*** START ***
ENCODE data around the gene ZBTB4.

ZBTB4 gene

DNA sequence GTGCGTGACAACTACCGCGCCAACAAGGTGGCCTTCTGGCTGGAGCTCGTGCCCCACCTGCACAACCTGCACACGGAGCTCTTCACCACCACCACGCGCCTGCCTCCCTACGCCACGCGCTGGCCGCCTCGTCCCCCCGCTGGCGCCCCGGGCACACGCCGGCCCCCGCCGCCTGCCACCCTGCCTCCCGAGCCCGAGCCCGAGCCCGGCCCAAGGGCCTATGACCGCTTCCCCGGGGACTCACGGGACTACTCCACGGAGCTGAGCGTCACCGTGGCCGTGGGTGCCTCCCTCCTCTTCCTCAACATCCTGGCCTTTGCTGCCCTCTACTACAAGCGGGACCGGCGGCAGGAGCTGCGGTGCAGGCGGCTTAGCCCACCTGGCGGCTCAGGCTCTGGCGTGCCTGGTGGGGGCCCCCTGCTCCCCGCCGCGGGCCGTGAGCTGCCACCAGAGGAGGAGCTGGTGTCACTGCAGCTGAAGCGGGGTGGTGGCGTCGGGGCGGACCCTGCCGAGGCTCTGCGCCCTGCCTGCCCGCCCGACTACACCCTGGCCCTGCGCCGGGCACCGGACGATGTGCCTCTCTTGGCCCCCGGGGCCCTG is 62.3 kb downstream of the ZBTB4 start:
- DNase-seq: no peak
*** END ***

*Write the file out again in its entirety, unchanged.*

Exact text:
ENCODE data around the gene ZBTB4.

ZBTB4 gene

DNA sequence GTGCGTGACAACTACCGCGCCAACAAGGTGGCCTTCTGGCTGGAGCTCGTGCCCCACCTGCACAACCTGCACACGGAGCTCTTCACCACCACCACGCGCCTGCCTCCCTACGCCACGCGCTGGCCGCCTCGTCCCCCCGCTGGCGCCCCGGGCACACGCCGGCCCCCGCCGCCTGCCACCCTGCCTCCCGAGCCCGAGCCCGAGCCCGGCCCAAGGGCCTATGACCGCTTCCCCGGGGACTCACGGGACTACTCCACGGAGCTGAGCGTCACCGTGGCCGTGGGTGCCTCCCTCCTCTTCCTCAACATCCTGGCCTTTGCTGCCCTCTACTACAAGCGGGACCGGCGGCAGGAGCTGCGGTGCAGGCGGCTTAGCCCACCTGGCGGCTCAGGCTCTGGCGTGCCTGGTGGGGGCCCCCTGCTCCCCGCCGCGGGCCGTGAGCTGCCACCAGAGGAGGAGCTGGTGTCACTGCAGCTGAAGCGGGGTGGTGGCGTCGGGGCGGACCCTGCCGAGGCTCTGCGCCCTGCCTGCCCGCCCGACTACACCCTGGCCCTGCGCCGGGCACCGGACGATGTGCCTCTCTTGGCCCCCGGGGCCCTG is 62.3 kb downstream of the ZBTB4 start:
- DNase-seq: no peak